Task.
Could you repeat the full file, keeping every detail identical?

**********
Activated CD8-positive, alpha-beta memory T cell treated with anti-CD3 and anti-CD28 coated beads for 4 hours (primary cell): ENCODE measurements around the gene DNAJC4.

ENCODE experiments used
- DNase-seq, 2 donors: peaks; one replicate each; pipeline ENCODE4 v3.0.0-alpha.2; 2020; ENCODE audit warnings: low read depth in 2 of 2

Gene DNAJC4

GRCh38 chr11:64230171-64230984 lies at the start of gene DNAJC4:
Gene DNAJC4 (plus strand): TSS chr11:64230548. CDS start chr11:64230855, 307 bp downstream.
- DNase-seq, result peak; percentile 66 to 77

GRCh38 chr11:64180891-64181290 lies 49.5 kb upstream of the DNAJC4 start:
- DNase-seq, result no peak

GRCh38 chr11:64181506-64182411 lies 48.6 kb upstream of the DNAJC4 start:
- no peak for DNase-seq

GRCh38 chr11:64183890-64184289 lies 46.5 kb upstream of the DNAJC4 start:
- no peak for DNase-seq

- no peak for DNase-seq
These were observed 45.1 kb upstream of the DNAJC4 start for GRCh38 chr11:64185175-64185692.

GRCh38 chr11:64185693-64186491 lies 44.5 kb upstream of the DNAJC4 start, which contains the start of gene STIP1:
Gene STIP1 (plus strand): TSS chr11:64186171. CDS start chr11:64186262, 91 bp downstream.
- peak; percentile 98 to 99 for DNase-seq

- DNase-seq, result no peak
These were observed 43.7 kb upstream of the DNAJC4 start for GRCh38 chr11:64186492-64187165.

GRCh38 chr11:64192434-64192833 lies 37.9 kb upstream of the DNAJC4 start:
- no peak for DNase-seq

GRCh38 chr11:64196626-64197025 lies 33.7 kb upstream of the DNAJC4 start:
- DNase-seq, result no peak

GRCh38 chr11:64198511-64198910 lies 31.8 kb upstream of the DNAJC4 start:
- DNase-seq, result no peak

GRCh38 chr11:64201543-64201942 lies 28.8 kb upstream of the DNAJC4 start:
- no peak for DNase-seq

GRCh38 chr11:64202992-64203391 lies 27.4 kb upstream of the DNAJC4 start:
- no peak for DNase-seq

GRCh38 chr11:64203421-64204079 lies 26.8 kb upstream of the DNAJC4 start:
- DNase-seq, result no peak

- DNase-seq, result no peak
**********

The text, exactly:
Activated CD8-positive, alpha-beta memory T cell treated with anti-CD3 and anti-CD28 coated beads for 4 hours (primary cell): ENCODE measurements around the gene DNAJC4.

ENCODE experiments used
- DNase-seq, 2 donors: peaks; one replicate each; pipeline ENCODE4 v3.0.0-alpha.2; 2020; ENCODE audit warnings: low read depth in 2 of 2

Gene DNAJC4

GRCh38 chr11:64230171-64230984 lies at the start of gene DNAJC4:
Gene DNAJC4 (plus strand): TSS chr11:64230548. CDS start chr11:64230855, 307 bp downstream.
- DNase-seq, result peak; percentile 66 to 77

GRCh38 chr11:64180891-64181290 lies 49.5 kb upstream of the DNAJC4 start:
- DNase-seq, result no peak

GRCh38 chr11:64181506-64182411 lies 48.6 kb upstream of the DNAJC4 start:
- no peak for DNase-seq

GRCh38 chr11:64183890-64184289 lies 46.5 kb upstream of the DNAJC4 start:
- no peak for DNase-seq

- no peak for DNase-seq
These were observed 45.1 kb upstream of the DNAJC4 start for GRCh38 chr11:64185175-64185692.

GRCh38 chr11:64185693-64186491 lies 44.5 kb upstream of the DNAJC4 start, which contains the start of gene STIP1:
Gene STIP1 (plus strand): TSS chr11:64186171. CDS start chr11:64186262, 91 bp downstream.
- peak; percentile 98 to 99 for DNase-seq

- DNase-seq, result no peak
These were observed 43.7 kb upstream of the DNAJC4 start for GRCh38 chr11:64186492-64187165.

GRCh38 chr11:64192434-64192833 lies 37.9 kb upstream of the DNAJC4 start:
- no peak for DNase-seq

GRCh38 chr11:64196626-64197025 lies 33.7 kb upstream of the DNAJC4 start:
- DNase-seq, result no peak

GRCh38 chr11:64198511-64198910 lies 31.8 kb upstream of the DNAJC4 start:
- DNase-seq, result no peak

GRCh38 chr11:64201543-64201942 lies 28.8 kb upstream of the DNAJC4 start:
- no peak for DNase-seq

GRCh38 chr11:64202992-64203391 lies 27.4 kb upstream of the DNAJC4 start:
- no peak for DNase-seq

GRCh38 chr11:64203421-64204079 lies 26.8 kb upstream of the DNAJC4 start:
- DNase-seq, result no peak

- DNase-seq, result no peak